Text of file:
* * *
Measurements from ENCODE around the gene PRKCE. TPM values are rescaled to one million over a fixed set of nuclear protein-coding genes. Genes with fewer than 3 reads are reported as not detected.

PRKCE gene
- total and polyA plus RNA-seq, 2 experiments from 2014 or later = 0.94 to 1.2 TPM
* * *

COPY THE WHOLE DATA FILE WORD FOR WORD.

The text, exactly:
Measurements from ENCODE around the gene PRKCE. TPM values are rescaled to one million over a fixed set of nuclear protein-coding genes. Genes with fewer than 3 reads are reported as not detected.

PRKCE gene
- total and polyA plus RNA-seq, 2 experiments from 2014 or later = 0.94 to 1.2 TPM